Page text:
The road to the Cup

By Richard Edwards

Richard Edwards combines his love of cars with his passion for the America's Cup.

Journey's end, looking out at the Golden Gate Bridge from the Toyota. Photos / Richard Edwards
Journey's end, looking out at the Golden Gate Bridge from the Toyota. Photos / Richard Edwards

The plan: Fly from Auckland to Los Angeles, collect a car, and spend three days cruising up the Californian coast to the - hopefully soon-to-be-former - home of the America's Cup in San Francisco.

This is the long way to get there. You can drive in under six hours via the more direct inland route, and Air New Zealand offers a direct service from Auckland to San Francisco - but if you enjoy a good road trip, California State Route 1 is too good to miss.

Especially with the transport Driven had available. It is a year since Toyota launched the 86 coupe on to the world to huge acclaim - a true driver's car, ideal for a road trip for two - just pack light.

In my case the car is a Scion FR-S, from Toyota's youth brand, and specifically its 10th-birthday special edition which adds a unique "Silver Ignition" paint scheme, and LED-lit badges and dashboard.

Ignore the dubious taste of the additions, this is the equivalent of the standard New Zealand 86, with its 149kW boxer engine and six-speed transmission.

It will run a 0-100km/h time in 7.6 seconds but, more importantly for this trip, it will happily run along at 55 miles per hour - about 90 km/h to us Kiwis - all day long in sixth.

Why a Toyota? The New Zealand distributor is the brand most closely associated with the cup, supporting Team New Zealand since 1992.

I joined California 1 at Santa Monica, where it heads away from the city and around Malibu. The road sits mostly away from the beach, behind homes and businesses and, aside from a higher-than-normal population of luxury cars and some interesting homes up on the cliffs, there is little to indicate that this is a meeting place for the rich and famous.

Past Malibu, the highway tracks inland through suburban Ventura County, returning to the coast as the Screaming Eagles Highway, with oil rigs offshore in the distance.

Highway 1 splits from the larger 101 at Las Cruces, but stick with the 101 a little further and get off at Los Alamos, a small town with an amazing strip of historic buildings, before following through vineyards and farms to Pismo Beach - where Driven rested for the night.

Pismo is a fantastic destination in its own right, with a picture perfect main street and pier. In the evening, head to Harry's Bar and Night Club downtown to meet some locals, and enjoy local brews and a band. In the morning, head for Penny's All American Diner for breakfast and bottomless coffee - and a chance to see some of the interesting old American vehicles scattered around Pismo Beach Automotive next door.

After Pismo, head inland again briefly to San Luis Obispo, home of the world's first motel, before heading back to the coast and San Simeon. Just north of here is the mansion of newspaper magnate William Hearst, built in 1919. It is part of a state park and you can only get close with a tour, so book in advance at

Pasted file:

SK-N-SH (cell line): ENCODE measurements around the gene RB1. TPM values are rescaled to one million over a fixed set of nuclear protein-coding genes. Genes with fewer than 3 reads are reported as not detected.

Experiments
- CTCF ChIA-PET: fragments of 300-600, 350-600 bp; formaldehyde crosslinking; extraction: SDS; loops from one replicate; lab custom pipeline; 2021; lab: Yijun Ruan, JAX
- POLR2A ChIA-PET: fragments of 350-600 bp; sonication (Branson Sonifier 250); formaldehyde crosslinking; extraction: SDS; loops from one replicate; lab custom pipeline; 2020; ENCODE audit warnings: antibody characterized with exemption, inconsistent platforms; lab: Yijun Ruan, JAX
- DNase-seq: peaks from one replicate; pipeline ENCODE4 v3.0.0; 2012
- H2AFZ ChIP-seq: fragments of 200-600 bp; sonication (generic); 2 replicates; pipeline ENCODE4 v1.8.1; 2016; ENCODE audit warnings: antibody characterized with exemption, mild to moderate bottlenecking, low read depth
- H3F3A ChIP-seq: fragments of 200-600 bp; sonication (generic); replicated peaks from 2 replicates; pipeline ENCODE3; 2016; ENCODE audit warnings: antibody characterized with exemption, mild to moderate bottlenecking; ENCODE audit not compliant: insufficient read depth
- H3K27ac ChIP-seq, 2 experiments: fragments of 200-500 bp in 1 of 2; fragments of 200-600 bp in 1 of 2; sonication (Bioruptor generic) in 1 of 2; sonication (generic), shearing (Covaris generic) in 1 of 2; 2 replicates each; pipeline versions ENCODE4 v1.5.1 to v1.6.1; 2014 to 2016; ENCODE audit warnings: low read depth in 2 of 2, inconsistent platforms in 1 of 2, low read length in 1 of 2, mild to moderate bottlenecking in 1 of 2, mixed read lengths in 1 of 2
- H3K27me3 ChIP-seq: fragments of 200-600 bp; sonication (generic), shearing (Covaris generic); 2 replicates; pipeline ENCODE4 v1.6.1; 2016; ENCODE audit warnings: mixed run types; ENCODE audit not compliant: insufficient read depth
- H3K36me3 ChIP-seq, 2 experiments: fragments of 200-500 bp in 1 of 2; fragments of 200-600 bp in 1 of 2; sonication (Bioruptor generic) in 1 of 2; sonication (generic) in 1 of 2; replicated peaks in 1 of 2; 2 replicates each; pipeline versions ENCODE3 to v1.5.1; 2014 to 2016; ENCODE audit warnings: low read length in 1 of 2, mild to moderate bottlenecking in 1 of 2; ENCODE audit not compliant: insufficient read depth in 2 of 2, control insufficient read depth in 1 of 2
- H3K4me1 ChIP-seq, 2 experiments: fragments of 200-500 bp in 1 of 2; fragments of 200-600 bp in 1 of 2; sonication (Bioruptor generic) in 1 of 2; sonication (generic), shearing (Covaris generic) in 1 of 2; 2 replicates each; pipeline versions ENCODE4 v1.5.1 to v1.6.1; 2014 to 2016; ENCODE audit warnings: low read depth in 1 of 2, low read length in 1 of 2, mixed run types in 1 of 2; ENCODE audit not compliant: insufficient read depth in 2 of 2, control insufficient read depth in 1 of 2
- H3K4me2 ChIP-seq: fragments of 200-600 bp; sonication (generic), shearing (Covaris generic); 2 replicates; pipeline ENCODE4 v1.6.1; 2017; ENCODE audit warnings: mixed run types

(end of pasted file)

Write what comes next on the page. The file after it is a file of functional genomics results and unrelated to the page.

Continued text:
The section from San Simeon to Carmel is world famous, for 200km along the coast it climbs high up and down the cliffsides. Navigation systems suggest you will need around three hours but, with significant tourist traffic, and a vista point every few kilometres to stop and marvel at, give yourself significantly more.

The Scion felt extraordinarily at home here, even if slowed by the legions of Ford Mustang convertibles and Dodge Avenger rental cars. I took the option to back off from the traffic on a regular basis to get clear space to attack the twisty sections - hair-pin turns and aggressive cambers.

Key spots have to be the elephant seals just past San Simeon, the often-photographed Bixby Bridge, and the artist-enclave of Big Sur, which sees the road duck away from the sunny coast into a cool and shady forest, with art galleries, camping grounds and roadside cafes.

The next major stop is Monterey, home of the world-famous aquarium and Pebble Beach Concours classic car show. Cannery Row is a must do, while Fisherman's Wharf is the place to be in the evenings.

From Monterey the highway turns back into freeway as far as Santa Cruz, before again hitting the coast for the final run towards San Francisco. This area is a food basket, with fields of strawberries, pumpkins and artichokes - the latter you can buy deep fried from roadside stores.

North of Half Moon Bay the road's flowing curves pass white sand beaches and crumbling sandstone cliffs. The coastal route finally heads into the city's outer suburbs at a set of impressive new tunnels at Devil's Slide.

I hit the edge of the city surprised, expecting some aches, pains and groans from three-days in and out of a sports car - but no, the car is comfortable, not too noisy and harsh on the back - and aside from rather limited rear visibility, easy to live with.

The highway continues over the Golden Gate Bridge. Again, the Scion gets the chance to climb a coastal cliff road, this time to the Marin Headlands, and a view of Oracle out practising - which they need.

- NZ Herald

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